There are still plenty of analog telephony PABXs out there with 2 Mbps trunk lines.
I had trouble buying a fixed line telephone recently to replace a broken set which was on my VOIP gateway box at home.
China's Ministry of Industry and Information Technology tolled the bell on Monday for network access reforms that will mean the end for some well-loved but arguably obsolete communications technologies. The Ministry's announcement includes news that it will stop issuing network access permits for wired and wireless landline …
Hm, a bit of a type mismatch there I think....
An analogue PABX would not have a 2mb/s trunk line. It would use 2 or 4 wire E+M circuits for interconnections. Only a digital PABX would have a 2mb/s trunk.
It's 30 years since I worked in that field, but I'm pretty sure those fundamentals have not changed.
Agreed, I'd imagine the main users still on ISDN30 are running Nortel BCMs or Early IP Office kit for various reasons. My employer kept their ISDN30 line for many years because the rural location meant it was ridiculously expensive to get anything more than ADSL and they didn't want to rely completely on SIP/IP telephony for 12 channels. Openreach finally installed FTTP in the area a few years back and one reliability was confirmed the BCM was yeeted out.
In the UK, the PSTN goes "stop sell" in September this year, so you won't be able to order a new analogue line (I guess not an E1 trunk either), but it is not going to be completely switched off until December 2025.
However, "all copper services" are not being turned off. Rather, remaining copper services will be digital only (FTTC and ADSL), without baseband dialtone. Any voice services will have to be provided as digital voice over-the-top.
There is a separate stop-sell process for copper services, but it only applies in areas which have reached a certain percentage of FTTP coverage, and it applies only to those properties that actually have FTTP available to order.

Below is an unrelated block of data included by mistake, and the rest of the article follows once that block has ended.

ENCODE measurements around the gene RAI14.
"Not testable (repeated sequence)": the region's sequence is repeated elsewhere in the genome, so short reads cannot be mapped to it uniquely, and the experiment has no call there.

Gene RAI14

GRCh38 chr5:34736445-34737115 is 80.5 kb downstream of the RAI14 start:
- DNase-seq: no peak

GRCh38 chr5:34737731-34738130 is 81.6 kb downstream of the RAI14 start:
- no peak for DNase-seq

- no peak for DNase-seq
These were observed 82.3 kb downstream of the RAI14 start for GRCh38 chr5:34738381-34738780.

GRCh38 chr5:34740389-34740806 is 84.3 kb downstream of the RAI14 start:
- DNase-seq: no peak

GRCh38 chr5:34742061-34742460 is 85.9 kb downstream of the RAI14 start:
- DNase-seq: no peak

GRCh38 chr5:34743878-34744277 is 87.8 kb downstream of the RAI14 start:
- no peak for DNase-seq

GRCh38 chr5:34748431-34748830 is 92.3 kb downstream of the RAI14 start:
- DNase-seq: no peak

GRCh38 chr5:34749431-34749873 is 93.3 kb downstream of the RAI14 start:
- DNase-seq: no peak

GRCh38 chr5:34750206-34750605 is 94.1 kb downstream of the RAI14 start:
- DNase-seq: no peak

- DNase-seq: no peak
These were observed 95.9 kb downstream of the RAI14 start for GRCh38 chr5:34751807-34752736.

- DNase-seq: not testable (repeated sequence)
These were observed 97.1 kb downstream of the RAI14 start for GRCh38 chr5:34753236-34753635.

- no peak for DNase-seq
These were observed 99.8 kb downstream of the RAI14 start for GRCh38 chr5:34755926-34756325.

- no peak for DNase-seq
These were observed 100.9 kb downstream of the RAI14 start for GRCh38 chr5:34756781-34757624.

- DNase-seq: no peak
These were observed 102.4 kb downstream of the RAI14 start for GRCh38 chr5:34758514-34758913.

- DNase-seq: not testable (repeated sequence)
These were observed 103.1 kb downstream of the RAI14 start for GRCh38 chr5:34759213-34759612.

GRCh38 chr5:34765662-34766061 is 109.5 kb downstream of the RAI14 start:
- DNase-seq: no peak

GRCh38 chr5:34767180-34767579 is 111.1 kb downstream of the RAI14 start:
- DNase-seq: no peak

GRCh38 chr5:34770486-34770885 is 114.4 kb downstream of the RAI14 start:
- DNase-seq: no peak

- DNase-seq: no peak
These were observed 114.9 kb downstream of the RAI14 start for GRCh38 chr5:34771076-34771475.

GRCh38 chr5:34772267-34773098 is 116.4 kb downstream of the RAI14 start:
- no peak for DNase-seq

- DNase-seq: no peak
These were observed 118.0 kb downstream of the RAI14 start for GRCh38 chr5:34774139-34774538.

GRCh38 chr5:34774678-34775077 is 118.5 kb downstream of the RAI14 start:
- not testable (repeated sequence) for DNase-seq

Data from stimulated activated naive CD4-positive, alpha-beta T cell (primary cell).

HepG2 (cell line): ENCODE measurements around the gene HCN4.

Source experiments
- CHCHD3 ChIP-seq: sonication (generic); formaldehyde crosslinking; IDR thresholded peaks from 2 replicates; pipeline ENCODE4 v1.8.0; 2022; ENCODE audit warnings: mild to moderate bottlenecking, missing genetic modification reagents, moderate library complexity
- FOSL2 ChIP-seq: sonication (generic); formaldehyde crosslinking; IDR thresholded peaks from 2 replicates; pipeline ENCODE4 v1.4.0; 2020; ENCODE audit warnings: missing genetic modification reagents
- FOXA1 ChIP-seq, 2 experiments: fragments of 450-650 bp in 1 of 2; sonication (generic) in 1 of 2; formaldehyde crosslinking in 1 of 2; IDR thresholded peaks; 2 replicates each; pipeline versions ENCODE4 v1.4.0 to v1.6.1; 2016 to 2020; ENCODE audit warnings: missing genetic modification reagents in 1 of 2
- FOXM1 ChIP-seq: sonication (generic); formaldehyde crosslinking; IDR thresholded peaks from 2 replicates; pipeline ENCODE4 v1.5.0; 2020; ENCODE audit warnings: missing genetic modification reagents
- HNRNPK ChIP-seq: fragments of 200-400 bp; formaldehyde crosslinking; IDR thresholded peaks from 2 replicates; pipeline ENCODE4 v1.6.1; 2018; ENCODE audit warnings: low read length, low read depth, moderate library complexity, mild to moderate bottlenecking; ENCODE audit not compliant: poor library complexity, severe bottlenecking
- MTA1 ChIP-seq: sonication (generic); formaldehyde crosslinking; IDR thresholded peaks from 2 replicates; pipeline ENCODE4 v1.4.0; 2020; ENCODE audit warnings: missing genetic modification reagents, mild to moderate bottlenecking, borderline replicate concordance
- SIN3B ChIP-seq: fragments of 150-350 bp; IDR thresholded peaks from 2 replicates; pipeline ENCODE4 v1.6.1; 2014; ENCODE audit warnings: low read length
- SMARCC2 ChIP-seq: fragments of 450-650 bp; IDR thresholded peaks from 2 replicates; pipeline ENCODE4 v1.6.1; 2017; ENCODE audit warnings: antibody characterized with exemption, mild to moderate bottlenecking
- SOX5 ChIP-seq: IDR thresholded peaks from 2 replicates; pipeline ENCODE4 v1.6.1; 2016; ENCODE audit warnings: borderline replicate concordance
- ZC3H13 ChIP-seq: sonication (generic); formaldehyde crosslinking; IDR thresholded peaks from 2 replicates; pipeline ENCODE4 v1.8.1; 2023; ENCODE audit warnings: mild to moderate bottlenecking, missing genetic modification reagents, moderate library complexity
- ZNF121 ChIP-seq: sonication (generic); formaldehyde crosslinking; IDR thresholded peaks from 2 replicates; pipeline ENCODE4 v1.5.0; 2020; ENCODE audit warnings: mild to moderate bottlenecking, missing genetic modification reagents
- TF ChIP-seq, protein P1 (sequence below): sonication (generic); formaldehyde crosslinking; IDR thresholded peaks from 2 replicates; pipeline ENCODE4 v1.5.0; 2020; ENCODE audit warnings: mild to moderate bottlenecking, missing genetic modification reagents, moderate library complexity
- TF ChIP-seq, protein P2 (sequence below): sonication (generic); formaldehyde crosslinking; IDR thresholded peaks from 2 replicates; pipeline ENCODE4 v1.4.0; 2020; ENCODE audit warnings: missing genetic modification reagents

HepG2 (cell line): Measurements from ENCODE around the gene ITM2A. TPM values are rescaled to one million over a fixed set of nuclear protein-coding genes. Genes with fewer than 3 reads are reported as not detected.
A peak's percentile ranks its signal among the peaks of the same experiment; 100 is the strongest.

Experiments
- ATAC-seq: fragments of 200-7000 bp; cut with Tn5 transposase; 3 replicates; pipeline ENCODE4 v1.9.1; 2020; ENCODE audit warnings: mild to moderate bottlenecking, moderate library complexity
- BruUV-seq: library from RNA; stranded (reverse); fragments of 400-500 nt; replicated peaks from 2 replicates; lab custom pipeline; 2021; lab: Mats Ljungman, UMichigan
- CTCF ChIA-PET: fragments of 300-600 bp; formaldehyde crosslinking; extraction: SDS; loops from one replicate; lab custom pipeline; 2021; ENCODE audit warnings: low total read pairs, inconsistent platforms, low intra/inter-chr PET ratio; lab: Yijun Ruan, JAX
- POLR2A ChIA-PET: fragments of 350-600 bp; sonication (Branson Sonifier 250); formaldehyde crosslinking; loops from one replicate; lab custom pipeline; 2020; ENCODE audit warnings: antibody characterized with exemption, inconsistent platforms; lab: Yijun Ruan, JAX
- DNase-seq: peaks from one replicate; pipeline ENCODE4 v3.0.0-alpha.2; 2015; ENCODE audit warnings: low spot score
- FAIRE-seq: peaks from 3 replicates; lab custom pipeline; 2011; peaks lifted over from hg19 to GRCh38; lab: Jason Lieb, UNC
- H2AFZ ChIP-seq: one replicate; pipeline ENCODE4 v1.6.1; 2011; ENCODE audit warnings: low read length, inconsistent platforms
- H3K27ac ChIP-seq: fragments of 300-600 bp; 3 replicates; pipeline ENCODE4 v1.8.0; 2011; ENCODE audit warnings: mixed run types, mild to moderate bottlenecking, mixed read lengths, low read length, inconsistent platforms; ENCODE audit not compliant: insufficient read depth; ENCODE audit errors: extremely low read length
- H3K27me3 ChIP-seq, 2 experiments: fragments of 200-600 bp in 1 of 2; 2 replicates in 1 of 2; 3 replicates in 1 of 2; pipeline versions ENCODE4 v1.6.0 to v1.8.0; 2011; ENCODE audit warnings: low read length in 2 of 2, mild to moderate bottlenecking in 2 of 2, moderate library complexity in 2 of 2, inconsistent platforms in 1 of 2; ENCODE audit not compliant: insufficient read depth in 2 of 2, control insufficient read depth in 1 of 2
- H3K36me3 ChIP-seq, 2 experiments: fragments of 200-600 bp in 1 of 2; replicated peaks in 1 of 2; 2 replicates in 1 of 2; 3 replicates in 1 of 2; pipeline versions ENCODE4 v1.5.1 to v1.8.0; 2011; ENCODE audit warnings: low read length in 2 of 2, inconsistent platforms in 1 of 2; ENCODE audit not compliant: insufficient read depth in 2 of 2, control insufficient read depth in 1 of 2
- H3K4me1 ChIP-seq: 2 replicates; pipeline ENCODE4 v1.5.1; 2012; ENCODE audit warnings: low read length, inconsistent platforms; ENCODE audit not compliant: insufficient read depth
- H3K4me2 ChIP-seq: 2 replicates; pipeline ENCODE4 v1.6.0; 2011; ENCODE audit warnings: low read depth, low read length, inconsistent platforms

It is. I've made quite the comfortable living repairing these circuits, but their time in the sun is over. In the US, customers are being told that when their contracts for these old services are finished they will not be renewed. In some localities, when the copper in the ground is no longer repairable, you're out of luck. Nobody is running new copper to my knowledge. I just need it to stay viable for another 4 years, after which I'm out the door. I CAN work optical fiber, and fact have a couple of decades of experience with it, but working the little circuits is kind of fun and relaxing. If I'm forced to go back to optical to finish my worktime I will, but I don't want to. I wish to retire right along with my beloved DS1 and DS3 circuits.
All of the people in my department are just like me, too. Old, greying, and comfortable. The people we deal with at other telecoms are too In fact, I've worked with some of them long enough that I know them better than my next door neighbors. None of us are going to be working much longer. When we go, and we'll all pretty much go together, nobody will know how to fix the old copper anymore.